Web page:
At the beginning of every episode of the anthology series “Alfred Hitchcock Presents,” the eponymous director stepped out from his own curvaceous, comic-book-style silhouette to the strains of Charles Gounod’s “Funeral March of a Marionette.” It was a sight gag bulging with subtext. The show ran for a decade, during which time Hitchcock also released “To Catch a Thief,” “Vertigo,” “North by Northwest,” “Psycho,” “Marnie,” and “The Birds.” Yet instead of sweating television’s effect on cinema, Hitchcock had gone and conquered the newer medium. The implication of the opening gambit was that the only TV maestro capable of escaping the looming shadow of the Master of Suspense was the master himself.
Hitchcock’s dryly sinister prime-time persona—perched, like one of his malevolent crows, on the tightrope between magisterial narcissism and gently contemptuous self-deprecation—was a sustained, good-natured joke. Or maybe it was an elaboration of the cameos he made in his movies, which offered fleeting yet pointed reminders of who the real star was. Around the same time that “Alfred Hitchock Presents” aired, the concept of auteurism—which held that directors were, in fact, synonymous with their bodies of work, and could be packaged and pantheonized on the strength of their surnames—was making its way to Hollywood. Hitchcock’s wry asides, delivered directly to the camera in a complicitous deadpan, were in that sense more significant than shtick; they helped him to corporealize his singular cult of directorial personality.
Guillermo del Toro is not Alfred Hitchcock, although he has won more Academy Awards for directing. (One, to be exact.) But del Toro’s new project is an eight-part Netflix production indebted conceptually to “Alfred Hitchcock Presents” and possessed of a similarly possessive title: “Guillermo del Toro’s Cabinet of Curiosities.” Del Toro is an inveterate collector, who famously filled a two-story residence in the suburbs of Los Angeles with a museum’s worth of literary and cinematic ephemera—a motherlode of books, props, paintings, sculptures, and artifacts culled from his own filmography, and collectively dubbed “Bleak House.” His movies, both in his native Mexico and, more recently, in Hollywood, are similarly intricate jewel cases, with gleaming exteriors enfolding neatly compartmentalized themes. For fans of the director’s ornate fairy-tale aesthetic, films like “Pan’s Labyrinth” and “The Shape of Water” were wunderkammern crammed with gorgeously Gothic bric-a-brac. The desultory consensus around del Toro’s extravagantly produced forties-noir adaptation “Nightmare Alley” (2021), though, was that the cupboards were mostly bare.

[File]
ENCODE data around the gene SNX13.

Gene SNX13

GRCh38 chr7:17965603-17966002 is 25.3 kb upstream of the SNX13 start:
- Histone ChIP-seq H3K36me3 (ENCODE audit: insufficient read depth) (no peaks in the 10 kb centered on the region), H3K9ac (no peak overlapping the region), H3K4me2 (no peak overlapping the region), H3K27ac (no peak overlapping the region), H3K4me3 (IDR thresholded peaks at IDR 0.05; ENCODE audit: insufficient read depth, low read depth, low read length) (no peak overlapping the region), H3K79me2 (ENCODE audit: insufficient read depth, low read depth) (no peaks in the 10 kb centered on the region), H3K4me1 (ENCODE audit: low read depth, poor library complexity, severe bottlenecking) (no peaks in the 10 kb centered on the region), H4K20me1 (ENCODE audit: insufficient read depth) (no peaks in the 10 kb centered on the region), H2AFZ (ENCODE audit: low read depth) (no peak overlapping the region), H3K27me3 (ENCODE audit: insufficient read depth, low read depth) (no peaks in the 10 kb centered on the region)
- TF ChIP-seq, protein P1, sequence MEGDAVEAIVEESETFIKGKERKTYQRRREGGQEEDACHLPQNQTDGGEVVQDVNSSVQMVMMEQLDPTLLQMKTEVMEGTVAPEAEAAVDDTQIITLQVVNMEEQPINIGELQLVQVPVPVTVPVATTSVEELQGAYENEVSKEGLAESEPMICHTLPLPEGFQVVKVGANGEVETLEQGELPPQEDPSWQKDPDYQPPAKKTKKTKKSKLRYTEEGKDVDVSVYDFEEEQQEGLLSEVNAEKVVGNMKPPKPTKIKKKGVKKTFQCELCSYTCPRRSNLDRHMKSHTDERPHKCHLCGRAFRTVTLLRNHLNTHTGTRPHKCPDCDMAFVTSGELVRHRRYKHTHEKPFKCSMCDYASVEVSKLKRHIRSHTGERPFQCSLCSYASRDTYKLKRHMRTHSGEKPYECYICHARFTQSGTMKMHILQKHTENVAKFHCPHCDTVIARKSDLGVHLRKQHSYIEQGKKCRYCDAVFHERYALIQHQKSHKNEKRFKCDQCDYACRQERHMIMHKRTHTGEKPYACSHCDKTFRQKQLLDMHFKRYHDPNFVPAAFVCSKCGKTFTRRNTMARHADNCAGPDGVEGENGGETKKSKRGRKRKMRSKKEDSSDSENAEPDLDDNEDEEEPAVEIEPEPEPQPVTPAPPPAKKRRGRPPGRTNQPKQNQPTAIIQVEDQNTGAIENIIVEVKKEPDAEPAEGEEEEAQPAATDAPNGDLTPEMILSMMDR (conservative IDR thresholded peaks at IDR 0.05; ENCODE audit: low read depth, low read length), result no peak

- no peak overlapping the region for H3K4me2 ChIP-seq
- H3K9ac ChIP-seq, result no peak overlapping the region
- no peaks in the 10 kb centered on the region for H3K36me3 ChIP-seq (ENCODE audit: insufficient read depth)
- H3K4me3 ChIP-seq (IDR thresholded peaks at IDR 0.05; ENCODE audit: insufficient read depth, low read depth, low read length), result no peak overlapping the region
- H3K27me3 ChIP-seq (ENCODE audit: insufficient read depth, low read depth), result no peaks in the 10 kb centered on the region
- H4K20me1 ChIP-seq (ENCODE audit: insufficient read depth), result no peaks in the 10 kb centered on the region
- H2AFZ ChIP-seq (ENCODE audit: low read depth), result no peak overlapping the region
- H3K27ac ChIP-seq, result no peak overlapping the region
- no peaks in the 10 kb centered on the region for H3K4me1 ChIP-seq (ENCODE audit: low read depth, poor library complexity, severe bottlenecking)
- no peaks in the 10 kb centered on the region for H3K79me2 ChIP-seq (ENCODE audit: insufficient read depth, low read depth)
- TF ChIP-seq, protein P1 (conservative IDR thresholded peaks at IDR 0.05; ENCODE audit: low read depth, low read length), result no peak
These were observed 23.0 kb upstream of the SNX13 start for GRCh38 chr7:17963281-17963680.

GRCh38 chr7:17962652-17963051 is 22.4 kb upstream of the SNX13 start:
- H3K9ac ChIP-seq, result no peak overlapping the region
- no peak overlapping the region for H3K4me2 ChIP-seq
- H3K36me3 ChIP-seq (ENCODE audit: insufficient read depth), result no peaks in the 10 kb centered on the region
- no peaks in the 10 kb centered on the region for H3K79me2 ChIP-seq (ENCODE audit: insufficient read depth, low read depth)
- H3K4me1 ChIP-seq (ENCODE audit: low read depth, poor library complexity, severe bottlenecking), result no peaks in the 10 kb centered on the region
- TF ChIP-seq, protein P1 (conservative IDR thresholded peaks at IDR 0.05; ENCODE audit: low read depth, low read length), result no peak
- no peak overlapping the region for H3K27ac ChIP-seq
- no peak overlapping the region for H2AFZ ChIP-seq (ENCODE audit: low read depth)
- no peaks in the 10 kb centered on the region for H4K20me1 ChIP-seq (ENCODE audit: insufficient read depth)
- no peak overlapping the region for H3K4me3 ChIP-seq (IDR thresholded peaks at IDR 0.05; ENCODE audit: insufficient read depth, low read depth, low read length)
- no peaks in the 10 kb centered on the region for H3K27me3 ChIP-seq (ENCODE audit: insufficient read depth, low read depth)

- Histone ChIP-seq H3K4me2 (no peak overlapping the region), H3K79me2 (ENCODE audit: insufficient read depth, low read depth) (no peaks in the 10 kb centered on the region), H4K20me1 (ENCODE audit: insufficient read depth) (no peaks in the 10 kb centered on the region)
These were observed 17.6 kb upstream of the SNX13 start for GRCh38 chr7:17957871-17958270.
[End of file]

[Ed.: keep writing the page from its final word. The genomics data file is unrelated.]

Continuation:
Del Toro has lectured articulately and enthusiastically on movie history, including on Hitchcock’s œuvre, and in “Cabinet of Curiosities” he makes a credible and magnanimous master of ceremonies. He introduces each episode with slightly stilted, Rod Serling-ish monologues, which can’t really compete with Hitchcock’s best bits. “Twice I’ve been mistaken for a dirigible; they keep trying to deflate me.” But del Toro also makes the endearing choice to introduce each installment’s director by placing a miniature, handcrafted likeness on a table before him. Whatever one thinks of del Toro’s output, he is, like his friend Martin Scorsese (whom he recently defended chivalrously on social media from a piddling drive-by defamation attempt), a passionate advocate for his peers and their talents. Patronage suits him: pushing each stylized replica forward in turn, the director, who just completed a stop-motion remake of “Pinocchio,” comes off as a benevolent Geppetto, showing his collaborators off to the world.